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Tuesday, October 9 • 1:45pm - 2:05pm
Symposium 11, Talk 3. "Experiencing childhood closer to green space is linked to lower schizophrenia risk"

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Kristine Engemann Jensen1,2, Carsten Pedersen2,3,4, Constantinos Tsirogiannis5, Preben Bo Mortensen2,3,4, Jens-Christian Svenning1; 1Section for Ecoinformatics & Biodiversity, Department of Bioscience, Aarhus University, Denmark, 2Centre for Integrated Register-based Research, CIRRAU, Aarhus University, Fuglsangs Alle 4, 8210 Aarhus V, Denmark, 3National Centre for Register-based Research, Aarhus BSS, Department of Economics and Business Economics, Aarhus University, Fuglsangs Alle 4, 8210 Aarhus V, Denmark, 4The Lundbeck Foundation Iniative for Integrative Psychiatric Research, iPSYCH, Aarhus University, Fuglsangs Alle 4, 8210 Aarhus V, Denmark, 5Center for Massive Data Algorithmics, MADALGO, Aarhus University, Department of Computer Science, Aarhus University, The IT-park, Åbogade 34, DK-8200 Aarhus N, Denmark
Background Less green space in urbanized areas, where schizophrenia risk is high, could point to green space as an important factor. Green space is hypothesized to positively influence mental health and could mediate schizophrenia risk through noise and particle pollution removal, stress relief or other unknown mechanisms. However, the effect of green space on schizophrenia risk has not been disentangled from that of urbanization and it is unclear if different measures of green space associate differently with risk. Methods We used satellite data from the Landsat program to quantify green space for Denmark in 30×30m resolution for the years 1985-2013. The effect of quantity and heterogeneity of green space and urbanization at place of residence on schizophrenia risk was estimated using cox regression from a longitudinal population-based sample of the Danish population (943027 persons). Schizophrenia risk was controlled for age, sex, parental education, salary, and employment status. Results Living at the lowest amount of green space was associated with a 1.52-fold increased risk of developing schizophrenia compared to persons living at the highest level of green space. The strongest protective association was observed during the earliest childhood years and closest to place of residence. Conclusion Green space decreases schizophrenia risk independent of urbanization - consequently pointing to green space as a new environmental risk factor for schizophrenia. This study supports findings from other studies highlighting the natural environment as an important factor for human health, and points to a new methodological framework that combines epidemiological studies with big data approaches.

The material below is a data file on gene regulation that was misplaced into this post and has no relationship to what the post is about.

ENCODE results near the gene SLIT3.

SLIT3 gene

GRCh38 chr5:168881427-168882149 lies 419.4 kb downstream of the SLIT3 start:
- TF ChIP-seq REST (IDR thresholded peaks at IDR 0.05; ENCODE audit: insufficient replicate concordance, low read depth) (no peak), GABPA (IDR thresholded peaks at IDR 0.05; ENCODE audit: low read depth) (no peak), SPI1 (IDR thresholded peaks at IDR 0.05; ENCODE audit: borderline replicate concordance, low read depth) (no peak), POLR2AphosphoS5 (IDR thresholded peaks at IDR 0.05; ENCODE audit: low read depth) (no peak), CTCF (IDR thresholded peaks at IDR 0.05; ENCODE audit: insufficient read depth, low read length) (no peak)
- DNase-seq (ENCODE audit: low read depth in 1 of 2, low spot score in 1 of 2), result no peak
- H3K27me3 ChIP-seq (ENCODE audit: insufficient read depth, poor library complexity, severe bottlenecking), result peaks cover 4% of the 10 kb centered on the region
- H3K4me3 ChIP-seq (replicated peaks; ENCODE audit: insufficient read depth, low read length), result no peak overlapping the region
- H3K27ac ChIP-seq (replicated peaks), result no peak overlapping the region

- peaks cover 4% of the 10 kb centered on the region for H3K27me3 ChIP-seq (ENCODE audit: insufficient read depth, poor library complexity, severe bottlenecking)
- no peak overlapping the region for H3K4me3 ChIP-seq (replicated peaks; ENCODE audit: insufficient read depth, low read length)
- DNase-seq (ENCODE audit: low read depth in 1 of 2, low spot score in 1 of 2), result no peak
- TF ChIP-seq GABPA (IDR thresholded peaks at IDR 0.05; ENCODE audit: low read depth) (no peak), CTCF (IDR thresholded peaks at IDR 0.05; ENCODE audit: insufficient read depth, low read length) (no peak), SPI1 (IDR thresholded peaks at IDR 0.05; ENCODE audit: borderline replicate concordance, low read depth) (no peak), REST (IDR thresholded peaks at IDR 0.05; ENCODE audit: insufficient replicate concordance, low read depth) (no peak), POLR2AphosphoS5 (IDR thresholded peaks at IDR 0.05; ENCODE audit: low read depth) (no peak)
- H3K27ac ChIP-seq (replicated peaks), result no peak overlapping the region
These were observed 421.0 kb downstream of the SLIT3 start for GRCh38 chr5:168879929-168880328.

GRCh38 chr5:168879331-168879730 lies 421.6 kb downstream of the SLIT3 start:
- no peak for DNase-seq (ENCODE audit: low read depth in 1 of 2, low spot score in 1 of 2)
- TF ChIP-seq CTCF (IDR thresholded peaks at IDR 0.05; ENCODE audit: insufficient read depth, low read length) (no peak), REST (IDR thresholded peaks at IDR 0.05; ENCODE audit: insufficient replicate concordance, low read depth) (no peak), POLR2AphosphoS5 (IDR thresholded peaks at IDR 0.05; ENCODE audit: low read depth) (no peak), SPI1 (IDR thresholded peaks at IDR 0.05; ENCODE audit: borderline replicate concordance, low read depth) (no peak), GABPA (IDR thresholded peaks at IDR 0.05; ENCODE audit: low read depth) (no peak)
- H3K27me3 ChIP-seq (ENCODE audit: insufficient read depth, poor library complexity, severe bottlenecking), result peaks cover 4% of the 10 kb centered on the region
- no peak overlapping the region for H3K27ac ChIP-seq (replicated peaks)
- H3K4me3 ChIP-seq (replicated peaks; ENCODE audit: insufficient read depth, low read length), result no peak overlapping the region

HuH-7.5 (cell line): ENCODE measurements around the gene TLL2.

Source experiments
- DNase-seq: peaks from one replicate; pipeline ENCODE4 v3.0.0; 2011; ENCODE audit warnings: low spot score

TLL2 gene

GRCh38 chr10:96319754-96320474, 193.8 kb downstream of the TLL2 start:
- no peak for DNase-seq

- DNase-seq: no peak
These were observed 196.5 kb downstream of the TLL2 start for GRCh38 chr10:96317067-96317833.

Tuesday October 9, 2018 1:45pm - 2:05pm EDT
American Ballroom-North